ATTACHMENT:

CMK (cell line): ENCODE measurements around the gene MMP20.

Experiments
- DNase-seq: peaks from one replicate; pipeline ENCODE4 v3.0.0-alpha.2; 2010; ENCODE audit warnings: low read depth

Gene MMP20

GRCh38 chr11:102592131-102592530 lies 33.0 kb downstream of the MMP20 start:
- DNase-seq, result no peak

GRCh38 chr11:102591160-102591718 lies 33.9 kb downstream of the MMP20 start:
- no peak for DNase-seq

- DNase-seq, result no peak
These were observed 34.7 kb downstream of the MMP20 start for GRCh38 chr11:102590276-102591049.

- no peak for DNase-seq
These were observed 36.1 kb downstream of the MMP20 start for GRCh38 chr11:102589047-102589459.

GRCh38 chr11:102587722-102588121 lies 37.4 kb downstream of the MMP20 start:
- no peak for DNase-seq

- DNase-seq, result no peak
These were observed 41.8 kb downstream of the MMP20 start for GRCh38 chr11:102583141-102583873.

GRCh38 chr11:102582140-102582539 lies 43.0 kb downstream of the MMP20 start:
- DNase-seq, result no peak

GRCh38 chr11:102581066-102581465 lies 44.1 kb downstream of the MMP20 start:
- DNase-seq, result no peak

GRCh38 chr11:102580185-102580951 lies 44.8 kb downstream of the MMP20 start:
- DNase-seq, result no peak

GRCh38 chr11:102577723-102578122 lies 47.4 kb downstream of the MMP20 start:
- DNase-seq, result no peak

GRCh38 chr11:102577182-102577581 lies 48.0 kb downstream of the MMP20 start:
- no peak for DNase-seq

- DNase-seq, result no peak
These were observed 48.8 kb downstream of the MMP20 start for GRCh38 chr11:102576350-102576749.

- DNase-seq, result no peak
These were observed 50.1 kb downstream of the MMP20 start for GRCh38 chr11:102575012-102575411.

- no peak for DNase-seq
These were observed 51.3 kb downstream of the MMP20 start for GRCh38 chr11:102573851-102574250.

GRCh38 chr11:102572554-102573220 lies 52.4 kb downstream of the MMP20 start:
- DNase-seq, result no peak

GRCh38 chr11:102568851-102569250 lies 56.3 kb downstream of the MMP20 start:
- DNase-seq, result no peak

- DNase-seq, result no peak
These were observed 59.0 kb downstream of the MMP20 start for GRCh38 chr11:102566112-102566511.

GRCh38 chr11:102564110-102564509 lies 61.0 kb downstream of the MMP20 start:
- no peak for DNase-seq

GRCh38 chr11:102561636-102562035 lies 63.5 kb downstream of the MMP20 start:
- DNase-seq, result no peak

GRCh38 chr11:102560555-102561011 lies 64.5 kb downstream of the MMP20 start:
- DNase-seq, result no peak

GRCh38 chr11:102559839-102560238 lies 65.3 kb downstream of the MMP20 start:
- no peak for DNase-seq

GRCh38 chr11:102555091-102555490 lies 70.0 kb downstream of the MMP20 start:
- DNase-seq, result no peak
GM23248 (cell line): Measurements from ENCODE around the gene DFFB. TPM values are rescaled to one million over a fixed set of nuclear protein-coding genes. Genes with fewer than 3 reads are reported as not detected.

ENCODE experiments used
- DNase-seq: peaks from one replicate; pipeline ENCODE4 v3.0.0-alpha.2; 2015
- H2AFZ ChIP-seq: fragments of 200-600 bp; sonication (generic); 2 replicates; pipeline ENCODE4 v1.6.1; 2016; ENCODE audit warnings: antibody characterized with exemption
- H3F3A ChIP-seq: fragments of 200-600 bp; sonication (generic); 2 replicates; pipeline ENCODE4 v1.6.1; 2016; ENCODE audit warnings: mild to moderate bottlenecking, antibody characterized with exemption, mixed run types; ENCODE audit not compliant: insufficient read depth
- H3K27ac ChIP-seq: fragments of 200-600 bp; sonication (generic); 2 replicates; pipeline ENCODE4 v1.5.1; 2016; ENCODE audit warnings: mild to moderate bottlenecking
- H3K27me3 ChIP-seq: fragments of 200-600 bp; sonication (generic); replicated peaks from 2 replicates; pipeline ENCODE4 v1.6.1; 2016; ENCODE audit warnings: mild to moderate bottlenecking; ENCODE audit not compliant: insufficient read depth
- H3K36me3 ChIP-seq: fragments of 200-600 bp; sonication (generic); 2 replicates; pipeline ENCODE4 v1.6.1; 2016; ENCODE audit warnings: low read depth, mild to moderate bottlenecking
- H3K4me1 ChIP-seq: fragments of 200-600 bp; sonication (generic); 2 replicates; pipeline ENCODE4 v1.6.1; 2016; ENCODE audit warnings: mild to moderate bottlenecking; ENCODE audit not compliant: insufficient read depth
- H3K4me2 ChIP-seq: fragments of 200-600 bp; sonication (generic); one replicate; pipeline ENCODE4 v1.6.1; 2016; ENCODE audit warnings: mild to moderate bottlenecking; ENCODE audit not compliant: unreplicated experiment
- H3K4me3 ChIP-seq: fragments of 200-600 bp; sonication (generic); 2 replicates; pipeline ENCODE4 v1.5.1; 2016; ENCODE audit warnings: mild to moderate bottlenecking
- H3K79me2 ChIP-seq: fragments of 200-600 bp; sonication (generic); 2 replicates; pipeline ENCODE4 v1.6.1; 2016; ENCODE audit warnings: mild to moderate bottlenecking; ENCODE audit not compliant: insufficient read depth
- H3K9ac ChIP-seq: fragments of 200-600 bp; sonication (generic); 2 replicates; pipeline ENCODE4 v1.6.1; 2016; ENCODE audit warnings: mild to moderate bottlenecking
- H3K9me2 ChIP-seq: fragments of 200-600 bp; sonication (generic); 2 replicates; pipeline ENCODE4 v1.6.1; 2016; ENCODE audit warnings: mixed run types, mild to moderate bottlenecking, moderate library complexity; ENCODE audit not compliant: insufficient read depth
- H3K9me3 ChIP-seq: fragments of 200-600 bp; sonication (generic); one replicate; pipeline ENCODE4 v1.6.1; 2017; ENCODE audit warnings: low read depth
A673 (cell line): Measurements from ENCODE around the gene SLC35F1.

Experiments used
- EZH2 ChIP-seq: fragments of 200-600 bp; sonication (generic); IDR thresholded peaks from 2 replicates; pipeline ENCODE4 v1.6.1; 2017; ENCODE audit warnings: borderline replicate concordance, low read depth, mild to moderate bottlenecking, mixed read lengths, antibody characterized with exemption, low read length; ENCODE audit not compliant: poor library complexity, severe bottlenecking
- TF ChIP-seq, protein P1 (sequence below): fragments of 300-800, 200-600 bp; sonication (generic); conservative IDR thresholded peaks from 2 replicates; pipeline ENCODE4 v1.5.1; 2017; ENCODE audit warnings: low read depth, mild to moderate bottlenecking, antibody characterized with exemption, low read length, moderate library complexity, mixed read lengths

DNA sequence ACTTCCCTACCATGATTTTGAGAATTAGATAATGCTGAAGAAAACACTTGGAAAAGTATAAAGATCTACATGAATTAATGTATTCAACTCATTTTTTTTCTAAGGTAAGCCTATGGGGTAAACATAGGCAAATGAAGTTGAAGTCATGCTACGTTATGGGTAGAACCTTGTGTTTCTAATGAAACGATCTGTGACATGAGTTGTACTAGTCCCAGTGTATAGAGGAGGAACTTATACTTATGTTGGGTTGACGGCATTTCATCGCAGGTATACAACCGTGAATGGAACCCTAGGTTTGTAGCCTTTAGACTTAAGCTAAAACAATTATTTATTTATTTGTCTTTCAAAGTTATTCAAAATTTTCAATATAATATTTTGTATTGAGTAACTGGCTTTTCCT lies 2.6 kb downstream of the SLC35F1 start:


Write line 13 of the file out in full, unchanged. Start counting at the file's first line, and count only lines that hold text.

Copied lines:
GRCh38 chr11:102587722-102588121 lies 37.4 kb downstream of the MMP20 start: